Workshop with Human Right 2 Water, Water Research Commission South Africa, UNICEF and WaterShare, 9th December 2021 – recording can be found here
According to National Geographic Citizen science (CS) is described as the “practice of public participation and collaboration in scientific research to increase scientific knowledge”. Through citizen science, people can share and contribute to data monitoring and collection programmes. CS is seen as a great tool to for public ownership of scientific research programmes in order to address their own challenges without using a lot of resources. It has also been seen as a way to sustain scientific interventions especially for community/public problems. Benefits include the generation of new ideas, leadership, and program coordination. Interested volunteers, emerging scientists, students, and educators may network and promote innovative ideas to advance the understanding of our world.
Recently, public science engagement, has become prominent in science policy programmes. As such, it is worthwhile to:
- understand how different communities, regions and countries are undertaking CS programmes as well as the respective outcomes, and
- to reflect on some of the best practices for engaging in CS for sustainability of projects, adoption/uptake of outcomes by communities and governments, scaling and sustainable investment and the continuation of scientific learning.
It is becoming increasingly relevant, given the slow progress being made in the Sustainable Development Goals, that we find new and alternative ways to engage with the community, to find solutions that will be more inclusive of the vulnerable, participative, and finding sustainable solutions that are culturally sensitive, pragmatic and feasible.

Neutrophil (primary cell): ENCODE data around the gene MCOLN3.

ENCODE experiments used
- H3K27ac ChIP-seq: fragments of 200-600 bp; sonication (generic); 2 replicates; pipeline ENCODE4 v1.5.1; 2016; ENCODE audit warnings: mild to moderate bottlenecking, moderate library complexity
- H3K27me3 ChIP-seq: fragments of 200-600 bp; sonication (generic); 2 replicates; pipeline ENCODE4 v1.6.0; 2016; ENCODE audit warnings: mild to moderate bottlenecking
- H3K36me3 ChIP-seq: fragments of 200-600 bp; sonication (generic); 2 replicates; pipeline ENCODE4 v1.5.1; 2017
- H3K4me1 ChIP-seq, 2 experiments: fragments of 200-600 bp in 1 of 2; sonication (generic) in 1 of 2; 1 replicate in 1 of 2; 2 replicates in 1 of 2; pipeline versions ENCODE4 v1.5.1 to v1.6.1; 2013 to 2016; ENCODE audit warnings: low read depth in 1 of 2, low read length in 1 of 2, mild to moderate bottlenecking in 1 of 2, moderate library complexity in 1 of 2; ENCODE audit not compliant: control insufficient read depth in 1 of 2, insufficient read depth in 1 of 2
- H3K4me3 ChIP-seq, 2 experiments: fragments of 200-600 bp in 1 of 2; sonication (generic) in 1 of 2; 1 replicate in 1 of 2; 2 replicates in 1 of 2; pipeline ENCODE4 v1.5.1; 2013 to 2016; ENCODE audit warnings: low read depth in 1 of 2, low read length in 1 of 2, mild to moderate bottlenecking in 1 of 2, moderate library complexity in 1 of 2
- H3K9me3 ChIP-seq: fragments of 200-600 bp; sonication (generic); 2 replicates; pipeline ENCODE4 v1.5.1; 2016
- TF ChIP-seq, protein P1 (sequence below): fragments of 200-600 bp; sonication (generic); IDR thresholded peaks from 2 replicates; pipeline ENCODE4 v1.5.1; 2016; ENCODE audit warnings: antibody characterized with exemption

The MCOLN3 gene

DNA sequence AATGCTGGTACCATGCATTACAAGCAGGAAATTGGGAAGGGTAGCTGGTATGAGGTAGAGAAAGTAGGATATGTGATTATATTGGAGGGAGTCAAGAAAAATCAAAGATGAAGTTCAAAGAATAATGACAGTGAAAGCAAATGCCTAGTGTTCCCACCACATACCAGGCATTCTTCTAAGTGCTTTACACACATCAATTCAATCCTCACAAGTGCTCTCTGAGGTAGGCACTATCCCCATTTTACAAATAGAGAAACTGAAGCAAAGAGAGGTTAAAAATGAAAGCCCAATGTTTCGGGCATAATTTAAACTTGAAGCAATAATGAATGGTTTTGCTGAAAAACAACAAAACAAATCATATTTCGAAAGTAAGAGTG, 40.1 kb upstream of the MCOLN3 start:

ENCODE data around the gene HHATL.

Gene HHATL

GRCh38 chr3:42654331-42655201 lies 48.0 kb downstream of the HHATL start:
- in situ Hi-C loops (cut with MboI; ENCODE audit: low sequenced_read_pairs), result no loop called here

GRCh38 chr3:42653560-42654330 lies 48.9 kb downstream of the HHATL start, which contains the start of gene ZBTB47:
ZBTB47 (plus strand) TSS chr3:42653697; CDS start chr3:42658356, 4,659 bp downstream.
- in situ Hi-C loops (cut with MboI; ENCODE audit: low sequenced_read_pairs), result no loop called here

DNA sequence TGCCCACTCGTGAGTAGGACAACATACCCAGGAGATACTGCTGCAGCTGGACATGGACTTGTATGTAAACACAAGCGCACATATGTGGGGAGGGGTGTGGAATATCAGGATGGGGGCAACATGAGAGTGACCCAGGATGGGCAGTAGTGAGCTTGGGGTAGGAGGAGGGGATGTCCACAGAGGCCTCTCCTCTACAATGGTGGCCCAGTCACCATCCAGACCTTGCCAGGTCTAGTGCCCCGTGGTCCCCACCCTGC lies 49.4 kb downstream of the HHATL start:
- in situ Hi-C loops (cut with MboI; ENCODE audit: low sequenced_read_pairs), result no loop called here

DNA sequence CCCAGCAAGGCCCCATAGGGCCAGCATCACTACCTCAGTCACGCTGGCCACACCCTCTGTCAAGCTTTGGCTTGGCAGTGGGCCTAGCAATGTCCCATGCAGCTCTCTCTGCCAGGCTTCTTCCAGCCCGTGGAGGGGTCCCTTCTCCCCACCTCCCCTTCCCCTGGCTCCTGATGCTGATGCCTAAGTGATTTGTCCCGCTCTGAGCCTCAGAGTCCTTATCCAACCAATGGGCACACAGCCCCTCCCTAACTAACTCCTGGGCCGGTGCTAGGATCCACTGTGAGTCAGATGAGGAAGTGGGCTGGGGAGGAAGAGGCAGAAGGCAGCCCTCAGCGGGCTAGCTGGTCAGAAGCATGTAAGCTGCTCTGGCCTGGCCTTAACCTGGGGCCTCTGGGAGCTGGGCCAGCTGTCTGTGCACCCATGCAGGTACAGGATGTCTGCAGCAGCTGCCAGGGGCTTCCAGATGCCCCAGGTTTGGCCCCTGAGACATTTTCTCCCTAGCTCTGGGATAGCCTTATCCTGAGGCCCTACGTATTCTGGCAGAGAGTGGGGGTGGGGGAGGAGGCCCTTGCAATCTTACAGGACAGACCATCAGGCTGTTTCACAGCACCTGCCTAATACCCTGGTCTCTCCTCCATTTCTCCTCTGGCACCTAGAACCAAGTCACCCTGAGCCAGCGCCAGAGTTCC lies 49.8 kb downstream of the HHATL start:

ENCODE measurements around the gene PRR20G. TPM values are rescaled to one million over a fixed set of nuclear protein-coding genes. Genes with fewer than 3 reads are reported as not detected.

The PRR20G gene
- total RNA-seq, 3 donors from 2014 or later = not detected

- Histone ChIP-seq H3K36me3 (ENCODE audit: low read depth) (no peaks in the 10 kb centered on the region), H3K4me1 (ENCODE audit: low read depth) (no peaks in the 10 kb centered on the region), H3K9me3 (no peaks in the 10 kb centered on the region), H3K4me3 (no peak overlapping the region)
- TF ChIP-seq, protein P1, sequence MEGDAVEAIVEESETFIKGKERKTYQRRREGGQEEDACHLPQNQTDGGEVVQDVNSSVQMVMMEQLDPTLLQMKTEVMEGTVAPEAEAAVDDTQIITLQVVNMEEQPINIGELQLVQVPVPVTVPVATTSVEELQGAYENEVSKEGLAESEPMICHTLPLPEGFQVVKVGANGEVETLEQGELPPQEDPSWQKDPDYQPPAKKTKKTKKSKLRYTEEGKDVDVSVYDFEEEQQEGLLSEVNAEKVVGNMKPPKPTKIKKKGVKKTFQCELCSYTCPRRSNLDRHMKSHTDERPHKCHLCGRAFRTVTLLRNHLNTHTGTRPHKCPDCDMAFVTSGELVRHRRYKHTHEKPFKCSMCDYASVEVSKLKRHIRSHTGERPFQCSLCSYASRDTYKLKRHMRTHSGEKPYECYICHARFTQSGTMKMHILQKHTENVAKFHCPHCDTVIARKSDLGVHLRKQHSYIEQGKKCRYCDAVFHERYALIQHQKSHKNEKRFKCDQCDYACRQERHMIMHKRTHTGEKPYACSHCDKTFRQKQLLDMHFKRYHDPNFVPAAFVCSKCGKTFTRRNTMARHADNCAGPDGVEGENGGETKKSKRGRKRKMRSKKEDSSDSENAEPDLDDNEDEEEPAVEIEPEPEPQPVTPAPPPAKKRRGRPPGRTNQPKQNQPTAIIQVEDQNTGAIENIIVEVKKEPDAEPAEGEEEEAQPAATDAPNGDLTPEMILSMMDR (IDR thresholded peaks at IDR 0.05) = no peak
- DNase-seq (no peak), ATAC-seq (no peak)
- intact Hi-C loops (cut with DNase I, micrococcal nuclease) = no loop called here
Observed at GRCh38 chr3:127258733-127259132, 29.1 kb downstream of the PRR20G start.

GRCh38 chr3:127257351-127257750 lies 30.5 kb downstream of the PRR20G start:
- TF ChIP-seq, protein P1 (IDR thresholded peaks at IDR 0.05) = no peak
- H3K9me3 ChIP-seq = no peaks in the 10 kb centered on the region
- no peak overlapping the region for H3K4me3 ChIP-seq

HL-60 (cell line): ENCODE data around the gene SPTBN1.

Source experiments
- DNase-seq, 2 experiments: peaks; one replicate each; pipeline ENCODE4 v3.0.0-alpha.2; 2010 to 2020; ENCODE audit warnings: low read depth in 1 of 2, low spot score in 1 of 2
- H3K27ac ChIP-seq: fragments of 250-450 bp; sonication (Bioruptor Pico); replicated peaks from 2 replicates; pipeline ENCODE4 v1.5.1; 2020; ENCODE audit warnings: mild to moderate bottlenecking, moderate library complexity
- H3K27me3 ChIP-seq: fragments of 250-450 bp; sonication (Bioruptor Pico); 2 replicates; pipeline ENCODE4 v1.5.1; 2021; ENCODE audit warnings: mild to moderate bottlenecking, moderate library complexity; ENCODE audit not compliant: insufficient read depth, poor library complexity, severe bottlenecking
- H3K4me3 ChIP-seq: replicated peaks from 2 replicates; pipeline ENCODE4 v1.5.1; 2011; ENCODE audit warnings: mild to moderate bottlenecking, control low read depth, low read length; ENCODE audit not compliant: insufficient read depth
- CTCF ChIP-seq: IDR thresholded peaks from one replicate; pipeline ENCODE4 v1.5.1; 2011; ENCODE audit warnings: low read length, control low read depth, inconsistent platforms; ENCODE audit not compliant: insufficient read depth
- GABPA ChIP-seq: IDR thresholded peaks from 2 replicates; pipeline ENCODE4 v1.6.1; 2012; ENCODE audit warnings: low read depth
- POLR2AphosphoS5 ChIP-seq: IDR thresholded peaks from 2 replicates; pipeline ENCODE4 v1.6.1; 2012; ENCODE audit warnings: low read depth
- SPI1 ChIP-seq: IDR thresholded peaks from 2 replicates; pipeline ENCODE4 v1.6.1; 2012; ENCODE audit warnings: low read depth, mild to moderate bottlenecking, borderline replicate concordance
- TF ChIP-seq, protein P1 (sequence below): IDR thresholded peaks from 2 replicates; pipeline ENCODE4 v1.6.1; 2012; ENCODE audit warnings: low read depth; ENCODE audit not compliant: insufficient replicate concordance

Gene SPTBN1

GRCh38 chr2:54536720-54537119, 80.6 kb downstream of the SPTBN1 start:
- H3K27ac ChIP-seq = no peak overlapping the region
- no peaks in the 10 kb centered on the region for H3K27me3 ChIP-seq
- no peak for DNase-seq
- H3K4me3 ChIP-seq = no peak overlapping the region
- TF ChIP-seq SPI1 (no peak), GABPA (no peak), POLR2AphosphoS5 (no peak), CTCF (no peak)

The session aimed to reflect on the best practices of CS in the water and sanitation related space. It examined CS models used in various communities and countries (Zimbabwe, South Africa, Hungary) and their respective outcomes. The session also reflected on various CS sustainable models and interventions, especially for ownership of programmes by communities, uptake of solutions and the use of information collected through CS engagement activities. This session is envisaged to be a first in series of webinars tor foster information sharing and networking on CS in the Water Sanitation and Hygiene (Wash) sector.
The workshop invites keynote presentations from expert such as Prof. Vishwas Satgar, WITS University, and Michelle Hiestermann from WRC to provide some background on the potential for citizen science. Ms Hiesterman introduced the miniSASS ecological tool (“mini-Stream Assessment Scoring System”) that is being widely used in a dichotomous key to measure 13 species of freshwater creatures to assess river health. This system is now being adopted by other countries to use in SDG 6.3.2 target assessments for river health.
The following roundtable provided an engaging format to provide expertise and discussion from a range of speakers, facilitated by Amanda Loeffen, from Human Right 2 Water:
- Ms Henrieta P. Mutsambi, The institute of Water and Sanitation, Zimbabwe,
- Ilona Milner, UNICEF,
- Albert Chen, University of Exeter Centre for Water Systems,
- Dr Ciprian Nanu, The Bucharest Business Development Group (experiences in the Danube),
- Ms Yuri Ramkissoon, The South African Commission on Human Rights,
- Dr Jim Taylor, University of KwaZulu Natal, and
- Dr Christa Thirion, the Department of Water and Sanitation in South Africa.
We heard about digital incentives to encourage young people, online focus groups to lower barriers for communication in the Danube river valley, community-based information gathering to understand water services in marginalised communities, and opportunities to scale up and replicate these tools and methodologies. There is potential for exciting developments in this area of citien science.